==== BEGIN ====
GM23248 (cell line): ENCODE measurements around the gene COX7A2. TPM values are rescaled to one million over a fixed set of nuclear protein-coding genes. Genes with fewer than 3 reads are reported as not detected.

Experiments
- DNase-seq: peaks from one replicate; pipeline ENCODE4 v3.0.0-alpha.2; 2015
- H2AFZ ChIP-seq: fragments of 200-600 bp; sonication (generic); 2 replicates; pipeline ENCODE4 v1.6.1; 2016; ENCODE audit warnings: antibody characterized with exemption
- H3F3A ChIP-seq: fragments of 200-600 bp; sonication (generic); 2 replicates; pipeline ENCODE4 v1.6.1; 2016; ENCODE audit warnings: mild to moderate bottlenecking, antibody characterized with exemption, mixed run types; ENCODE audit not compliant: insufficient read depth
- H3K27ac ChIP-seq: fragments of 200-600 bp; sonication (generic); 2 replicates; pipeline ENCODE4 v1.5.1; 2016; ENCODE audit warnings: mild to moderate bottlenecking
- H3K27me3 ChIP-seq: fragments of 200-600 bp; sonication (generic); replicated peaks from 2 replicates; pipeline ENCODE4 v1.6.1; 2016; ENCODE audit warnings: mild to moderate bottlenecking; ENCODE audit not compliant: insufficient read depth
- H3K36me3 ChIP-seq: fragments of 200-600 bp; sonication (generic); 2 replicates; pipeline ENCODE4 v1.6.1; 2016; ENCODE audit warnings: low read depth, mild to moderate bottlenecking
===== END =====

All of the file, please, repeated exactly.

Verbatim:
GM23248 (cell line): ENCODE measurements around the gene COX7A2. TPM values are rescaled to one million over a fixed set of nuclear protein-coding genes. Genes with fewer than 3 reads are reported as not detected.

Experiments
- DNase-seq: peaks from one replicate; pipeline ENCODE4 v3.0.0-alpha.2; 2015
- H2AFZ ChIP-seq: fragments of 200-600 bp; sonication (generic); 2 replicates; pipeline ENCODE4 v1.6.1; 2016; ENCODE audit warnings: antibody characterized with exemption
- H3F3A ChIP-seq: fragments of 200-600 bp; sonication (generic); 2 replicates; pipeline ENCODE4 v1.6.1; 2016; ENCODE audit warnings: mild to moderate bottlenecking, antibody characterized with exemption, mixed run types; ENCODE audit not compliant: insufficient read depth
- H3K27ac ChIP-seq: fragments of 200-600 bp; sonication (generic); 2 replicates; pipeline ENCODE4 v1.5.1; 2016; ENCODE audit warnings: mild to moderate bottlenecking
- H3K27me3 ChIP-seq: fragments of 200-600 bp; sonication (generic); replicated peaks from 2 replicates; pipeline ENCODE4 v1.6.1; 2016; ENCODE audit warnings: mild to moderate bottlenecking; ENCODE audit not compliant: insufficient read depth
- H3K36me3 ChIP-seq: fragments of 200-600 bp; sonication (generic); 2 replicates; pipeline ENCODE4 v1.6.1; 2016; ENCODE audit warnings: low read depth, mild to moderate bottlenecking